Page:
AffiliationWhite Sands Missile Range
KeywordsAegis Readiness Assessment Vehicle (ARAV)
MetadataShow full item record
RightsCopyright © held by the author; distribution rights International Foundation for Telemetering
Collection InformationProceedings from the International Telemetering Conference are made available by the International Foundation for Telemetering and the University of Arizona Libraries. Visit http://www.telemetry.org/index.php/contact-us if you have questions about items in this collection.
AbstractThe Isotropic radiator, a device capable of radiating energy evenly in all directions is an abstraction, itsʼ real counterpart is called an omnidirectional (omni) antenna. The omnidirectional antenna is found on many vehicles. Ideally, only one receiving system is ever needed to acquire an omni, no matter the vehicle orientation, given the range is not excessive. There are trade-offs with antenna efficiency, with gain typically around -15 dBi (95% coverage). This paper proposes abandoning this paradigm. If a vehicle knows where the ground is why radiate energy up into the sky, where there are no receiving stations. This can be achieved by integrating some instrumentation with a discrete antenna array so that it radiates only from selected elements. The accuracy required is modest, an inexpensive Inertial Measurement Unit (IMU) is sufficient to improve link margin by 10, 20dB or more. These numbers are credible, as outlandish as they are, and substantiated in this paper. Ironically, from the ground this non-isotropic antenna looks very isotropic. Of significant benefit, this Smarter Antenna concept enables spatial discrimination and with that comes spectrum efficiency gains beyond that achieved by other means including advanced modulation formats.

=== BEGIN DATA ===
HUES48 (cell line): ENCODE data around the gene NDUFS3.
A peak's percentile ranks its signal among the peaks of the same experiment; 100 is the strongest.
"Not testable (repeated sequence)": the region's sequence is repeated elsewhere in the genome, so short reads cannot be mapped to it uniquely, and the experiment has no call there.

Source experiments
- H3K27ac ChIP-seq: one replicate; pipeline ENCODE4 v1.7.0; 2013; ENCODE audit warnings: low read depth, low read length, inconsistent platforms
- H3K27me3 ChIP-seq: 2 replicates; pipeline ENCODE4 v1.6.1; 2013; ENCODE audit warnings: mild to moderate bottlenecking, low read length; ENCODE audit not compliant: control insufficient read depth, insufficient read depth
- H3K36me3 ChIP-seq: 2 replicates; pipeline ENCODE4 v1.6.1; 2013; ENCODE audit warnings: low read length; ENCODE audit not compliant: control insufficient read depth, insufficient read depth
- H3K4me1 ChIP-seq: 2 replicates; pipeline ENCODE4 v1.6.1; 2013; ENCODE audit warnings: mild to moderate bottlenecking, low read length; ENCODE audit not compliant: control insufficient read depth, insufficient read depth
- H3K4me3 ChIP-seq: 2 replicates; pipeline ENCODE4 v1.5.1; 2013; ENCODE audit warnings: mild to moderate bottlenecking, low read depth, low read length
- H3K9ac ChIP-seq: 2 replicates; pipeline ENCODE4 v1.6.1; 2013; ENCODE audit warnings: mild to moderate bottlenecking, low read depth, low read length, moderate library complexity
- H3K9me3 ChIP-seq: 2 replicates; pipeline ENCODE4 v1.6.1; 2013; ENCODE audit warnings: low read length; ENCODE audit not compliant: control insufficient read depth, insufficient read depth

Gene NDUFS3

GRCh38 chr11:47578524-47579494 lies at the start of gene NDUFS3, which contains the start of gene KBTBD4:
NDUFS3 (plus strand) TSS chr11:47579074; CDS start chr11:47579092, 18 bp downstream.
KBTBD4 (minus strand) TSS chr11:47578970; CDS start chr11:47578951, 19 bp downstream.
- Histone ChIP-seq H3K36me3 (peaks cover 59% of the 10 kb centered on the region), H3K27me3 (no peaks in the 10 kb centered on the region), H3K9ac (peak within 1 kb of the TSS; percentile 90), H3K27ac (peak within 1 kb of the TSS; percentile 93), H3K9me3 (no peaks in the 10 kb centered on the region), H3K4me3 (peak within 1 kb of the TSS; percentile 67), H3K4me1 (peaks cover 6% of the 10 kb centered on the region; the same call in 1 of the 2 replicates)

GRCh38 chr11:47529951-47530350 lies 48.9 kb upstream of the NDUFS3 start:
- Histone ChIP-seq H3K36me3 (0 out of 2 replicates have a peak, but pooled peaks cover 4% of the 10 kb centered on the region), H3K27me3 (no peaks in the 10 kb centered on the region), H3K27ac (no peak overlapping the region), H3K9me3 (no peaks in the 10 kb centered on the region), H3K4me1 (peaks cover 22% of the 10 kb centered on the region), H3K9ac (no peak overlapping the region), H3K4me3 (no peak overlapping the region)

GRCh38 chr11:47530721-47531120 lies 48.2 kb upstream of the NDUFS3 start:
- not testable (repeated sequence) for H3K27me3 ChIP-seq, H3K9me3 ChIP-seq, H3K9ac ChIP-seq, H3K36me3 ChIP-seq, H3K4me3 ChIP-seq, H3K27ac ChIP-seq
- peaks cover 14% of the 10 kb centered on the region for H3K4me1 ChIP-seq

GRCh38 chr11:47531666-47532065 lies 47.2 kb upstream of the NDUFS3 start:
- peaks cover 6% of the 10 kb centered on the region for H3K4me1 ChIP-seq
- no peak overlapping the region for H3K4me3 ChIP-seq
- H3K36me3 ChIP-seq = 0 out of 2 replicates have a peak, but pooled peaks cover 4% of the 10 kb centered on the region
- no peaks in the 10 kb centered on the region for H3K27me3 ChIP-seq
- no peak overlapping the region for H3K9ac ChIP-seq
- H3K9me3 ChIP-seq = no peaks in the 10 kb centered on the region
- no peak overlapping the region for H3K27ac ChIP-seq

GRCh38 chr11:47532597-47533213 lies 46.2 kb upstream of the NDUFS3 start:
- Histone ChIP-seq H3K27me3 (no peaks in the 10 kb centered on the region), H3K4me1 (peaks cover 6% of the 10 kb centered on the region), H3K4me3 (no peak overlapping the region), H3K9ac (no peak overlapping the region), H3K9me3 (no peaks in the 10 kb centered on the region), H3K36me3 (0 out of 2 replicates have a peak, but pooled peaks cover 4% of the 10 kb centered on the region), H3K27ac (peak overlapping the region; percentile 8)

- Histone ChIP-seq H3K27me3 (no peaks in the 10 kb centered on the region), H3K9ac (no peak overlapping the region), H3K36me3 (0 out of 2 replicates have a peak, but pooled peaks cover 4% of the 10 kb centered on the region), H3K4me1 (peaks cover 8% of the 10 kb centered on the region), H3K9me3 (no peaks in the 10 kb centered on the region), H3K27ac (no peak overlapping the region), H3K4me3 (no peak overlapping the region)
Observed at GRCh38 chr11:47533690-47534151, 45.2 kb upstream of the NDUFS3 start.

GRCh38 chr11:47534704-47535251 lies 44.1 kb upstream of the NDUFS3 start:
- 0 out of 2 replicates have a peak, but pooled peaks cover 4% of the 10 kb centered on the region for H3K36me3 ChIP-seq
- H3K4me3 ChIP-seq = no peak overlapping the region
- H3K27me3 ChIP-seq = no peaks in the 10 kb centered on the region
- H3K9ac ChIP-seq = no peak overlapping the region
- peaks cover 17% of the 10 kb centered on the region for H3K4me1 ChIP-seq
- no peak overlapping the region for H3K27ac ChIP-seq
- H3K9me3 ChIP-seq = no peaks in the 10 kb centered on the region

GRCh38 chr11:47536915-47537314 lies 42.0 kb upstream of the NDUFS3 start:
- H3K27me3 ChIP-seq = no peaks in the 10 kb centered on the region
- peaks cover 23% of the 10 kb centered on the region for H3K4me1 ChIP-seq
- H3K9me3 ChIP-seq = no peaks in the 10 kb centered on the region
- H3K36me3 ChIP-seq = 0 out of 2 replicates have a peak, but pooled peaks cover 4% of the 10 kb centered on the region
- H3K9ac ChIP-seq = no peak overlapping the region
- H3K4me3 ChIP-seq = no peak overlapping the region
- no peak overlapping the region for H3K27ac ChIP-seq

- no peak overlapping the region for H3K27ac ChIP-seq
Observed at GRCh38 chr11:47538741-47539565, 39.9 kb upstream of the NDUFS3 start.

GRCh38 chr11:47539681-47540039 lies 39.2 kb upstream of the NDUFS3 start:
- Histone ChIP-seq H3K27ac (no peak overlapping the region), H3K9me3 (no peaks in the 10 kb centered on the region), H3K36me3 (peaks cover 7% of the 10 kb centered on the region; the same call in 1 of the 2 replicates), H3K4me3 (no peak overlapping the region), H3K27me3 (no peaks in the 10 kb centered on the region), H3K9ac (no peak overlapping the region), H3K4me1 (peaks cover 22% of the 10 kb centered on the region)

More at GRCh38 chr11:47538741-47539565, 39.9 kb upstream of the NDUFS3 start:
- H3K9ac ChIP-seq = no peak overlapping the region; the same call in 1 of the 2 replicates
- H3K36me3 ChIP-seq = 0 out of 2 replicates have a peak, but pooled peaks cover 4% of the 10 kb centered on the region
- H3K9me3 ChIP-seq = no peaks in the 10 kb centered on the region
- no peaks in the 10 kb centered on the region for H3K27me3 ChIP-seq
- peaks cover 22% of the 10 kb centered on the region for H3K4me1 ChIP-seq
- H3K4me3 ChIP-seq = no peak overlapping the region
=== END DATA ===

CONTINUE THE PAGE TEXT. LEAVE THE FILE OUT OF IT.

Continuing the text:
SponsorsInternational Foundation for Telemetering